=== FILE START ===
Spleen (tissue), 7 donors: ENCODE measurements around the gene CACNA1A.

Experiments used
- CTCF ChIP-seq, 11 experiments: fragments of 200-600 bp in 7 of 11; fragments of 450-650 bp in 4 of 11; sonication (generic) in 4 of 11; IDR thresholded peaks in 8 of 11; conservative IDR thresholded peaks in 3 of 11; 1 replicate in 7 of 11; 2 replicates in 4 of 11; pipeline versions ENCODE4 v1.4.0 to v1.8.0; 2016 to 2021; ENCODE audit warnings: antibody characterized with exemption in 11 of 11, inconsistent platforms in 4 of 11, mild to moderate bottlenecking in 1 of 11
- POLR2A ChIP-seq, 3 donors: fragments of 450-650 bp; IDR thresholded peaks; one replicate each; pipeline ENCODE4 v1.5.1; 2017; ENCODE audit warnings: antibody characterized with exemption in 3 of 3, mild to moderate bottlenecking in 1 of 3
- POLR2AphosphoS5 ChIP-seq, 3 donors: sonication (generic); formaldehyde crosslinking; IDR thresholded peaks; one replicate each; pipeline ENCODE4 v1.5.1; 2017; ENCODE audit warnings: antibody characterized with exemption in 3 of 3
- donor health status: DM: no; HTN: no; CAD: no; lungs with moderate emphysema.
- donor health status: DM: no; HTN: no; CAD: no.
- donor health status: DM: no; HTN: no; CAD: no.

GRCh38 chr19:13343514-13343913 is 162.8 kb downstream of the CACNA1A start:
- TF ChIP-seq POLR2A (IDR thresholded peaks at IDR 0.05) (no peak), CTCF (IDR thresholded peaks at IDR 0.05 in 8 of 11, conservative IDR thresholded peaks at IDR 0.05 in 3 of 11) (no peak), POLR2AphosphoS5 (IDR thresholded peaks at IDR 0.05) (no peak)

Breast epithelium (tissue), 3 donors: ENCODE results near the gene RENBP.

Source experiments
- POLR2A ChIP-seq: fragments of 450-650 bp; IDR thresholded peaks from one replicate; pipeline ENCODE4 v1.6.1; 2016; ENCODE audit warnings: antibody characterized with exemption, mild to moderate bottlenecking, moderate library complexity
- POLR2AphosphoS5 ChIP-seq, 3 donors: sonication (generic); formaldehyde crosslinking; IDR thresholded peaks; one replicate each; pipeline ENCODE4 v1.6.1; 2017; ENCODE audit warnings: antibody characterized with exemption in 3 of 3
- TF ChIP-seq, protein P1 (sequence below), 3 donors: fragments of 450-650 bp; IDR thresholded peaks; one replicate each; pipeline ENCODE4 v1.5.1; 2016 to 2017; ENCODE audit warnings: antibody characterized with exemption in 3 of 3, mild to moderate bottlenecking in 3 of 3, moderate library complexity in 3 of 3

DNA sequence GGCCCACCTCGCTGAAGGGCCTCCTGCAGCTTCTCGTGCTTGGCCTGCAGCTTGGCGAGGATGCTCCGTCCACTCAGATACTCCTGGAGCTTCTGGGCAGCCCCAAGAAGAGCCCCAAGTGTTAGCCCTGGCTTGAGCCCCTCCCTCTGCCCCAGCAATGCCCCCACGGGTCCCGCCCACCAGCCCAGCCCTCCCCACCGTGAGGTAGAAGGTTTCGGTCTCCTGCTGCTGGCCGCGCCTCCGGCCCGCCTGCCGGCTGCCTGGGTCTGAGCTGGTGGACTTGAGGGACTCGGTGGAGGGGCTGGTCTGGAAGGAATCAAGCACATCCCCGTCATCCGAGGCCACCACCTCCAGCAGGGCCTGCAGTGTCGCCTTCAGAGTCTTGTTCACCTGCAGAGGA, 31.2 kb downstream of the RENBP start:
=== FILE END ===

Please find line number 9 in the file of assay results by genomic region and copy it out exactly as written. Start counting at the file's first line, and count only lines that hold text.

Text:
GRCh38 chr19:13343514-13343913 is 162.8 kb downstream of the CACNA1A start: